Achieving security and development in the post-conflict era is a challenge with which stakeholders have to grapple. While stakeholders are quick to claim success when physical hostilities cease between the belligerents, ensuring sustainable peace has been a daunting task. In some countries in Africa, the post-conflict era is characterized by organizing elections to ensure greater political participation. It is believed that elections will begin a process of openness and trust in the governing system. A supplement to electoral democracy has been power sharing arrangements used to resolve post-election violence, and ensure stability within the state. However, what underlie most conflicts in Africa is the marginalization and lack of an enabling environment to achieve individual life objectives. Policies and strategies to achieve security and enhance development post conflict have, at best, been an extremely slow process and sometimes elusive.
In Sierra Leone, for instance, though the official declaration of the end of war and the successful general elections held in 2002, 2007, and 2012 have led to some domestic stability, developmental targets in the post-conflict era have proceeded at a snail's pace. The country continues to rank at the bottom of most UNDP human development indicators since 2002. Human Security and Sierra Leone's Post-Conflict Development analyzes the extent to which human security issues have been addressed and subsequently implemented in the post-conflict reconstruction process. While Sierra Leone has made tremendous efforts at implementing reforms in the areas of political sensitization, promotion of civil rights and civil liberties, as well as personal security, the lack on the part of the government to effectively address the unemployment problem has negatively affected security and developmental targets. Thus, the post-conflict management strategies in Sierra Leone fail to secure and promote some aspects of human security, leading to fragile peace and slow progress in achieving sustainable security and development.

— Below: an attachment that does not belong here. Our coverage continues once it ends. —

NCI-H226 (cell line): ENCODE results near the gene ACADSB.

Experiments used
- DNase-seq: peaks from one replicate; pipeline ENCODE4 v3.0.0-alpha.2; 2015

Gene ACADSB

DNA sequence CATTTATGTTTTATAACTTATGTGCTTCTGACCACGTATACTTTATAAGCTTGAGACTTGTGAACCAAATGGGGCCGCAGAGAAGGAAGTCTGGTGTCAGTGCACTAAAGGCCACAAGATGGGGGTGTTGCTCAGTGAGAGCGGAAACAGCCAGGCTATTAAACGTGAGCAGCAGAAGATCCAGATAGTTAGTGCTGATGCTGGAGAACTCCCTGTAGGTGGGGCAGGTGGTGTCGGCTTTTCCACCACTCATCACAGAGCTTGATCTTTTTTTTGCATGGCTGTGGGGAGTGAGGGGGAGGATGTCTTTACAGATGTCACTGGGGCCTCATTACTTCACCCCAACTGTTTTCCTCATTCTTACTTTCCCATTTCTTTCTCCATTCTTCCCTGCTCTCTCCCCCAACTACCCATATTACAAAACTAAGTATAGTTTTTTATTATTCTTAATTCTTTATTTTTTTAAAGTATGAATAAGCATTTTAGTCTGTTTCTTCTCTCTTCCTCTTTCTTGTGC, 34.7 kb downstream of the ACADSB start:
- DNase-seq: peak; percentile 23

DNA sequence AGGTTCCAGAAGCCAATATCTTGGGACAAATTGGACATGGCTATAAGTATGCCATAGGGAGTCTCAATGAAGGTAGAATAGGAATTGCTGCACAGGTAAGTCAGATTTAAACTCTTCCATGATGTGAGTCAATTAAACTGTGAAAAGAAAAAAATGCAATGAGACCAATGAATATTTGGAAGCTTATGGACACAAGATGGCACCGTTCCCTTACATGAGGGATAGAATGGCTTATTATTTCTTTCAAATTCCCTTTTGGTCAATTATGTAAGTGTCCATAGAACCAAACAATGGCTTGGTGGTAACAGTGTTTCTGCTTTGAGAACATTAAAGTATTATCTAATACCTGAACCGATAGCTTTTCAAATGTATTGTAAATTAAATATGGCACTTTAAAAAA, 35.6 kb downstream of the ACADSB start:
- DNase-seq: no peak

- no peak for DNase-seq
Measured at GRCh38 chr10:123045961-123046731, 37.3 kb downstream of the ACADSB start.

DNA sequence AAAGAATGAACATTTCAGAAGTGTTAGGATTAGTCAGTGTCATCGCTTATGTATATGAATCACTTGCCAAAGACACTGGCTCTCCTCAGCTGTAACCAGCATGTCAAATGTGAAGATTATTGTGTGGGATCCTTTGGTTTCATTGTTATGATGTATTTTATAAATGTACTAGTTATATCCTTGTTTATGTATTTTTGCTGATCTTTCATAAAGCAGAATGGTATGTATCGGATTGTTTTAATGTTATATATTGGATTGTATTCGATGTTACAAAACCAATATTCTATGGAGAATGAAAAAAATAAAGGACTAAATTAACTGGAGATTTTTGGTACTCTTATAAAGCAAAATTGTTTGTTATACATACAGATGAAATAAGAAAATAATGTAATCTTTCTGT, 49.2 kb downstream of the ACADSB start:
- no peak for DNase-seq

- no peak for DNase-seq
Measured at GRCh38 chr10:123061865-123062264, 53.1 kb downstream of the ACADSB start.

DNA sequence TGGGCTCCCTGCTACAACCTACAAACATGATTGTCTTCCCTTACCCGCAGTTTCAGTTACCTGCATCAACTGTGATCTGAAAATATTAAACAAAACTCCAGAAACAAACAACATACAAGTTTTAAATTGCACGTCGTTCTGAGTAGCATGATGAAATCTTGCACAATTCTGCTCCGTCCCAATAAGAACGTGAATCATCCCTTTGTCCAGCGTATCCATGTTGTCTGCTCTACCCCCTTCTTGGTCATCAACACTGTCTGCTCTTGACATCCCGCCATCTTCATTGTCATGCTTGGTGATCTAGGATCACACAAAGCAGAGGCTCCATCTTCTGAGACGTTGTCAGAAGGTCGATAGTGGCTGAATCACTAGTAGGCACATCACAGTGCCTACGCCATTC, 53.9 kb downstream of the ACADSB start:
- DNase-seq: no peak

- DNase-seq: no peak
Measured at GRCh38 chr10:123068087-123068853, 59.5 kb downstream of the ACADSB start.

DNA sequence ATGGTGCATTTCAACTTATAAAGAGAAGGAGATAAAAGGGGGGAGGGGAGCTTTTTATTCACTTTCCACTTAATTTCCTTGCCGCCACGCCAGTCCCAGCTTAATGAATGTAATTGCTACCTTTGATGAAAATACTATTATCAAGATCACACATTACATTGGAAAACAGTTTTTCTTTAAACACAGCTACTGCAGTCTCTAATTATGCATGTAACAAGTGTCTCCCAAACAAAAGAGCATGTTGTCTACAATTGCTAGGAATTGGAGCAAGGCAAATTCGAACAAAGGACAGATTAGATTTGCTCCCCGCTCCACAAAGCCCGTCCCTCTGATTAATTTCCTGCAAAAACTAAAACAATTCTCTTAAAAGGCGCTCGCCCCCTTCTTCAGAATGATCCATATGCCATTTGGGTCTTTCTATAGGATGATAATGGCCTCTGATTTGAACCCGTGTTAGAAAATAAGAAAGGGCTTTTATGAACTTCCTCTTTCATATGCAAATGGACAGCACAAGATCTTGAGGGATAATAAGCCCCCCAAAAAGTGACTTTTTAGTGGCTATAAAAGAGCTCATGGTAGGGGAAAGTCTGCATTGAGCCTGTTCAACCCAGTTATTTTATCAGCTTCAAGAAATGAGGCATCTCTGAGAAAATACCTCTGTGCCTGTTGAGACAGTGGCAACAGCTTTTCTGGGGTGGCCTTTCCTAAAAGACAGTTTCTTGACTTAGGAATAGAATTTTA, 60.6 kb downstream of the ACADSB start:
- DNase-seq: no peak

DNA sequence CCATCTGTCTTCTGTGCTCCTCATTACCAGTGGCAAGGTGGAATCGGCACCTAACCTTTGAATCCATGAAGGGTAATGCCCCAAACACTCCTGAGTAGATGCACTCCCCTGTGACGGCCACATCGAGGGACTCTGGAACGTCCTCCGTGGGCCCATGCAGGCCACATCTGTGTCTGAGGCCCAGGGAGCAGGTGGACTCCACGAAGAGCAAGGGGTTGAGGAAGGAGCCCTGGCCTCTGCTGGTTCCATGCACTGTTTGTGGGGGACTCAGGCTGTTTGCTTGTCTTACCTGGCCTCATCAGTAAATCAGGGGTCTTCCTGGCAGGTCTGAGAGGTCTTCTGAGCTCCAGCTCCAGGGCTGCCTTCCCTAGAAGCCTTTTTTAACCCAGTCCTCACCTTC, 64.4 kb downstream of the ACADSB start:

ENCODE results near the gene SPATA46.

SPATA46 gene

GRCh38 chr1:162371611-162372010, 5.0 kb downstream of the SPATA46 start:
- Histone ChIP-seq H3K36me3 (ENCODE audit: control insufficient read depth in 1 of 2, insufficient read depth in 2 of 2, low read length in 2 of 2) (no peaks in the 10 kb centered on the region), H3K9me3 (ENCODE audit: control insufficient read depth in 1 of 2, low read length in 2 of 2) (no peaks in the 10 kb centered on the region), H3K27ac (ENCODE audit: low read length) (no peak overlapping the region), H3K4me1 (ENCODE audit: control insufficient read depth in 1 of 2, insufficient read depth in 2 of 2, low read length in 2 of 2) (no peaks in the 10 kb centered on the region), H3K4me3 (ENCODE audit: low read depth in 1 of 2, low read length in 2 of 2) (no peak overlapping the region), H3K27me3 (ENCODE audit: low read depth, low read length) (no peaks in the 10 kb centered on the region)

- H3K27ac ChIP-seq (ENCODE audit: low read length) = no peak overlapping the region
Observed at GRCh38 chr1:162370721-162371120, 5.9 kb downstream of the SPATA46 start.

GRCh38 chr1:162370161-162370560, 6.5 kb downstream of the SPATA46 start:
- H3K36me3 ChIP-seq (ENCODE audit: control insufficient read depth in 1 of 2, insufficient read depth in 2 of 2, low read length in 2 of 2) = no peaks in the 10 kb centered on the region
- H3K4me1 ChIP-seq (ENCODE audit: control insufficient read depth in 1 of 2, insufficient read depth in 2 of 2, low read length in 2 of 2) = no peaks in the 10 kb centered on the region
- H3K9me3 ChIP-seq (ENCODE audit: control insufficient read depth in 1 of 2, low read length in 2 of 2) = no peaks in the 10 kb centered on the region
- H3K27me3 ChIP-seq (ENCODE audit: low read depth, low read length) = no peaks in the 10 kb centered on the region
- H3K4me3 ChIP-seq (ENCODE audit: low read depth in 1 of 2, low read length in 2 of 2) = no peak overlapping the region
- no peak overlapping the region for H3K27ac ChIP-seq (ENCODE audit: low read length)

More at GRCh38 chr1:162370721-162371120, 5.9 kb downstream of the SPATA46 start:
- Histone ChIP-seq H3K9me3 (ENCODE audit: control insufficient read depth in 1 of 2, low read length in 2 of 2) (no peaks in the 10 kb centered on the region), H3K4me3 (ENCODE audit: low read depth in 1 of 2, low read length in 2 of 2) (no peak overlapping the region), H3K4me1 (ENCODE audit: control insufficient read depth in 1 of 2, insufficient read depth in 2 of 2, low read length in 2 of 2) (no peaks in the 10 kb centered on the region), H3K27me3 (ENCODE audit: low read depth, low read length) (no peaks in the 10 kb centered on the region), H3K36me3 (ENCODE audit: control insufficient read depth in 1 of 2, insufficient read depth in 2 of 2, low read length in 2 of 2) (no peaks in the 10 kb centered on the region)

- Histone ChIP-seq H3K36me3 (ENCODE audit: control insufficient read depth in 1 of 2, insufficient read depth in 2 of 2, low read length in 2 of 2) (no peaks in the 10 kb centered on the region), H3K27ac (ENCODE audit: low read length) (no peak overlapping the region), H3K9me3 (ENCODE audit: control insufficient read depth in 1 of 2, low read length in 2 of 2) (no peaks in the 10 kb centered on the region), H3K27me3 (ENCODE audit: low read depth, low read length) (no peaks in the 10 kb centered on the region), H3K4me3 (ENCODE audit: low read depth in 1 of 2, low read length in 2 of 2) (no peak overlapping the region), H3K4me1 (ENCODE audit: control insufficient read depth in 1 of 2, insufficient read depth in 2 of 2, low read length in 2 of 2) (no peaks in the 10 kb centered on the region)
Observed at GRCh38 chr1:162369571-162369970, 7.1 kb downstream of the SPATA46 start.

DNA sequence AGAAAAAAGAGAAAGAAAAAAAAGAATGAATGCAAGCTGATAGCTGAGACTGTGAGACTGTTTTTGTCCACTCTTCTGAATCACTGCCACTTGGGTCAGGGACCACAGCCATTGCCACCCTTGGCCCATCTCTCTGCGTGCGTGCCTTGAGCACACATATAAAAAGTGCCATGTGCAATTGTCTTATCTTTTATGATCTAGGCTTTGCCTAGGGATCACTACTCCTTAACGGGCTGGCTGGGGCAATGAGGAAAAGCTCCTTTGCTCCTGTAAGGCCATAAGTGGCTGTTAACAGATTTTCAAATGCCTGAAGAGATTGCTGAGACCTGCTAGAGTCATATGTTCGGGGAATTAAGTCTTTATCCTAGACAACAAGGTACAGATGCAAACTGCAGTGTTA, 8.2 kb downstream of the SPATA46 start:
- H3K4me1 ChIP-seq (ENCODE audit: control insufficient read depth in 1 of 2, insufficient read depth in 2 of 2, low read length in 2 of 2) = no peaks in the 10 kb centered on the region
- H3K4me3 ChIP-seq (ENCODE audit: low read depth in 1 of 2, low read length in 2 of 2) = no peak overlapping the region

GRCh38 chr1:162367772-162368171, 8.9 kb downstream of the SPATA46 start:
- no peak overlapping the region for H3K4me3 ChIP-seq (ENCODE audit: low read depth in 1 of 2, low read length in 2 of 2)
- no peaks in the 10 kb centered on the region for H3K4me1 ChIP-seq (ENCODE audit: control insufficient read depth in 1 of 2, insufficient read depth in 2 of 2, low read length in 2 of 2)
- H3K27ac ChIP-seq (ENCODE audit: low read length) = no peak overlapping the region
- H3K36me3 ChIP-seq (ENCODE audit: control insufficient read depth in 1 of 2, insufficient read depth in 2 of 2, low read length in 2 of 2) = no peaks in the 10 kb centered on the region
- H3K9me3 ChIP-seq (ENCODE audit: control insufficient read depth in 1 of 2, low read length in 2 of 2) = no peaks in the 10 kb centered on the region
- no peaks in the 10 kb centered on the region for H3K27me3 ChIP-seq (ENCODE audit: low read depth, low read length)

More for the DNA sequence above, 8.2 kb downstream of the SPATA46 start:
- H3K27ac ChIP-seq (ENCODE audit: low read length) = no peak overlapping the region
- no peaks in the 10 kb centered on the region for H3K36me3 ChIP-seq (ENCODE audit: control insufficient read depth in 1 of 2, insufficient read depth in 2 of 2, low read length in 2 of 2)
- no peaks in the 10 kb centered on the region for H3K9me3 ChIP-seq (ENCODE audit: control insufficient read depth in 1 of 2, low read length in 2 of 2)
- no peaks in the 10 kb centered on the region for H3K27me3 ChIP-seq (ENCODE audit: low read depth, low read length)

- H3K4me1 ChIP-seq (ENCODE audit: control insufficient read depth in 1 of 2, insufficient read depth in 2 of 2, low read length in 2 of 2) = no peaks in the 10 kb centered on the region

Human security is an all-encompassing phenomenon and must be addressed to achieve overall wellbeing of the people, especially in post-conflict environments.
Francis Wiafe-Amoako is lecturer at the University of Toronto and Ryerson University, independent consultant at the International Center for Capacity Development, and director of the Center for Sustained Domestic Security and Development.
Foreword by Ali A. Mazrui Preface Chapter 1: Introduction Chapter 2: Human Security and the Conflict Puzzle Chapter 3: Political and Civil Reforms Chapter 4: Economic Reforms Chapter 5: Personal Security Reforms Chapter 6: Human Security and Sierra Leone's Post-Conflict Reforms